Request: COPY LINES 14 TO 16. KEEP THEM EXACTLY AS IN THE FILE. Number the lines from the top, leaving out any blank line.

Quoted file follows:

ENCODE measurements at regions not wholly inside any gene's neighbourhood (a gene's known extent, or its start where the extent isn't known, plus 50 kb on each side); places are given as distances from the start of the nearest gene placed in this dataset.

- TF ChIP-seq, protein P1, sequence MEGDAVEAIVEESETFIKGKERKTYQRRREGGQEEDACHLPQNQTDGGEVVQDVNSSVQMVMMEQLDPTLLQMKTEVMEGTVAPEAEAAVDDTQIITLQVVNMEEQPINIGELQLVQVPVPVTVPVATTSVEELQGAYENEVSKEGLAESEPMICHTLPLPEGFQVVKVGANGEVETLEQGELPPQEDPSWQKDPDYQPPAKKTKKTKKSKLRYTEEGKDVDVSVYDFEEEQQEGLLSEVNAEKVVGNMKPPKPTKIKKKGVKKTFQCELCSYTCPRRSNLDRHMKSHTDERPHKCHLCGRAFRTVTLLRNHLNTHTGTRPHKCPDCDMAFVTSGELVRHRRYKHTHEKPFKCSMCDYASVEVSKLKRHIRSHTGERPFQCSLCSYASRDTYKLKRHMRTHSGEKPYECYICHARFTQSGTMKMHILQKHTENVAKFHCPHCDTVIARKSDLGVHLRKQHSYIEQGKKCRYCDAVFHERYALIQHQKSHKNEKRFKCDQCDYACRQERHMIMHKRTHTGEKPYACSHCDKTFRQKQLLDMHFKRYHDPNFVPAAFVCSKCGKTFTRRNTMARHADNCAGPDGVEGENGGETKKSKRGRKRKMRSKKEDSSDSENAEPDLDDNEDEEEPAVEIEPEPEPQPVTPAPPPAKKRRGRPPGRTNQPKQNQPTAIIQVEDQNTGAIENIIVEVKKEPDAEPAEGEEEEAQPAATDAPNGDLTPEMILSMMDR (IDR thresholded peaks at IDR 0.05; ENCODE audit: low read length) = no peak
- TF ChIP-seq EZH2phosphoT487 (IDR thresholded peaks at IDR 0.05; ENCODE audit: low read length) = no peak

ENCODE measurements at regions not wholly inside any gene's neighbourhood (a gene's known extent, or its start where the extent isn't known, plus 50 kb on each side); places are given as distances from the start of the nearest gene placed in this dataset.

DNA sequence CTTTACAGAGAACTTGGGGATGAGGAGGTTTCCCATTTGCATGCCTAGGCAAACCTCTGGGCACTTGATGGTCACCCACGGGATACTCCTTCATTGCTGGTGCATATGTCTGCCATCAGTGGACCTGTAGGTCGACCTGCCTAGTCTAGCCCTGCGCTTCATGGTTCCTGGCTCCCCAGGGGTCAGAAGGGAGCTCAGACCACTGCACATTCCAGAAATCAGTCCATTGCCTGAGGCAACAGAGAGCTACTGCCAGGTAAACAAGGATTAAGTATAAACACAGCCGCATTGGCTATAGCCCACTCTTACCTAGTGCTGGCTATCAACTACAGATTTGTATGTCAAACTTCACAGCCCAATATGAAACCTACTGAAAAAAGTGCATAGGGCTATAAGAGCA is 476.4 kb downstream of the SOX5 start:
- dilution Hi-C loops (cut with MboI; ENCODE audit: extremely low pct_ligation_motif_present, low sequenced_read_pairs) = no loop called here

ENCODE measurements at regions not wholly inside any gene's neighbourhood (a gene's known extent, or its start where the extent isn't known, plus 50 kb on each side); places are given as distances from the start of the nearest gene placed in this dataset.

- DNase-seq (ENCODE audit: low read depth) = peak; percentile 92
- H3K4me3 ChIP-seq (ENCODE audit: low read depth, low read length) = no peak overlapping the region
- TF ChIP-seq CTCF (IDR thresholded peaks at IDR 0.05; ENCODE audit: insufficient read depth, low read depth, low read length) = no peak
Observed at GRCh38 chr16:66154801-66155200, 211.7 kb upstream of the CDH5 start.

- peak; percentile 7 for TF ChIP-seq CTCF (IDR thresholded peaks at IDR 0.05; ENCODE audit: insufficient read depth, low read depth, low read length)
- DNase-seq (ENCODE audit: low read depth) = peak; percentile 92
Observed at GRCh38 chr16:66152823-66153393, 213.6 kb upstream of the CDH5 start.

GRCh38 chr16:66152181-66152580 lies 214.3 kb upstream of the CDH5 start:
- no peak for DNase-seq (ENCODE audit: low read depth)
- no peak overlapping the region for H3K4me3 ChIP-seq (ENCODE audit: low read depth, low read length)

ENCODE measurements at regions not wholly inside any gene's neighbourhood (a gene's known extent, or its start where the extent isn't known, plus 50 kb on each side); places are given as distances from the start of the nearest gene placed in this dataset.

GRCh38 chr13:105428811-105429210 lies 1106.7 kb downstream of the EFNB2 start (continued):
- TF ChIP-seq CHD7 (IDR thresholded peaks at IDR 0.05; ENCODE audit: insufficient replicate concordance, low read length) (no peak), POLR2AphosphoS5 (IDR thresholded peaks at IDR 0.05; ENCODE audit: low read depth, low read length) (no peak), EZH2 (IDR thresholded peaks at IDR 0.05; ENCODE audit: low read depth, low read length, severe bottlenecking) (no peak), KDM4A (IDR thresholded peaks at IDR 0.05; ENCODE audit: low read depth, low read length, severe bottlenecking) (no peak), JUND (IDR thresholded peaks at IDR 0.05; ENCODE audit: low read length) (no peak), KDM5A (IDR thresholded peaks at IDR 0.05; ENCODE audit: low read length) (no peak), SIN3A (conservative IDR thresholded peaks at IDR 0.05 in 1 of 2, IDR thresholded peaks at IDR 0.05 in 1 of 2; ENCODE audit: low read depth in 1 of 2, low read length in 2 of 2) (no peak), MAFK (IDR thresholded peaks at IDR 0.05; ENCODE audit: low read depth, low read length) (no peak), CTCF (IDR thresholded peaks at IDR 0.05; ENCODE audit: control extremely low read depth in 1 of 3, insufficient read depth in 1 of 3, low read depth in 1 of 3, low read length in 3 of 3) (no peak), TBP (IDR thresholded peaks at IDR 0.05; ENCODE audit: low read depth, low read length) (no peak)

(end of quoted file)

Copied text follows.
Observed at GRCh38 chr16:66152823-66153393, 213.6 kb upstream of the CDH5 start.

GRCh38 chr16:66152181-66152580 lies 214.3 kb upstream of the CDH5 start:
- no peak for DNase-seq (ENCODE audit: low read depth)